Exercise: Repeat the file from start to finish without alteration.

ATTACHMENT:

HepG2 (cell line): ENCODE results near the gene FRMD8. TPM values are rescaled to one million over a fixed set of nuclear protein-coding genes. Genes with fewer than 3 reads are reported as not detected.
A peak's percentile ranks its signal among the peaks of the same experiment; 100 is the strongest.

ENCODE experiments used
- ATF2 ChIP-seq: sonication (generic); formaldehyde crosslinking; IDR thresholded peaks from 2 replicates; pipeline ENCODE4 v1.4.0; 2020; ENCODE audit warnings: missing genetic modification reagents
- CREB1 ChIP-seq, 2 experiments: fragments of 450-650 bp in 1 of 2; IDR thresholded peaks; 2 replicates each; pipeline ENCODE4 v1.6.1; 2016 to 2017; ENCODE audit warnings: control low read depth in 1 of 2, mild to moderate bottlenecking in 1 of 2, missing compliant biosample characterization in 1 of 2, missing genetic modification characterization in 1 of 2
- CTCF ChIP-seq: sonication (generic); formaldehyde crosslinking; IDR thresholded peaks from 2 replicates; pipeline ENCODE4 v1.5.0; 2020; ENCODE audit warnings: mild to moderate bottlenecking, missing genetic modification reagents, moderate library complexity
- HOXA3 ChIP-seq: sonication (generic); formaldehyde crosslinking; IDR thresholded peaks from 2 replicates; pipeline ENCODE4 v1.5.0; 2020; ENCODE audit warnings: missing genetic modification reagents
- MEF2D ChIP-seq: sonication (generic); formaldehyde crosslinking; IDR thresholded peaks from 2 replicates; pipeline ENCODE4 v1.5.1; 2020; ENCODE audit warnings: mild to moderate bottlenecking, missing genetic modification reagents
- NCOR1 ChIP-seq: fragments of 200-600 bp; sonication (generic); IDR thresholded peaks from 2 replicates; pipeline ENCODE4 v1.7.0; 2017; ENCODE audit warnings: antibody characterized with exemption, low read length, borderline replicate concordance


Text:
HepG2 (cell line): ENCODE results near the gene FRMD8. TPM values are rescaled to one million over a fixed set of nuclear protein-coding genes. Genes with fewer than 3 reads are reported as not detected.
A peak's percentile ranks its signal among the peaks of the same experiment; 100 is the strongest.

ENCODE experiments used
- ATF2 ChIP-seq: sonication (generic); formaldehyde crosslinking; IDR thresholded peaks from 2 replicates; pipeline ENCODE4 v1.4.0; 2020; ENCODE audit warnings: missing genetic modification reagents
- CREB1 ChIP-seq, 2 experiments: fragments of 450-650 bp in 1 of 2; IDR thresholded peaks; 2 replicates each; pipeline ENCODE4 v1.6.1; 2016 to 2017; ENCODE audit warnings: control low read depth in 1 of 2, mild to moderate bottlenecking in 1 of 2, missing compliant biosample characterization in 1 of 2, missing genetic modification characterization in 1 of 2
- CTCF ChIP-seq: sonication (generic); formaldehyde crosslinking; IDR thresholded peaks from 2 replicates; pipeline ENCODE4 v1.5.0; 2020; ENCODE audit warnings: mild to moderate bottlenecking, missing genetic modification reagents, moderate library complexity
- HOXA3 ChIP-seq: sonication (generic); formaldehyde crosslinking; IDR thresholded peaks from 2 replicates; pipeline ENCODE4 v1.5.0; 2020; ENCODE audit warnings: missing genetic modification reagents
- MEF2D ChIP-seq: sonication (generic); formaldehyde crosslinking; IDR thresholded peaks from 2 replicates; pipeline ENCODE4 v1.5.1; 2020; ENCODE audit warnings: mild to moderate bottlenecking, missing genetic modification reagents
- NCOR1 ChIP-seq: fragments of 200-600 bp; sonication (generic); IDR thresholded peaks from 2 replicates; pipeline ENCODE4 v1.7.0; 2017; ENCODE audit warnings: antibody characterized with exemption, low read length, borderline replicate concordance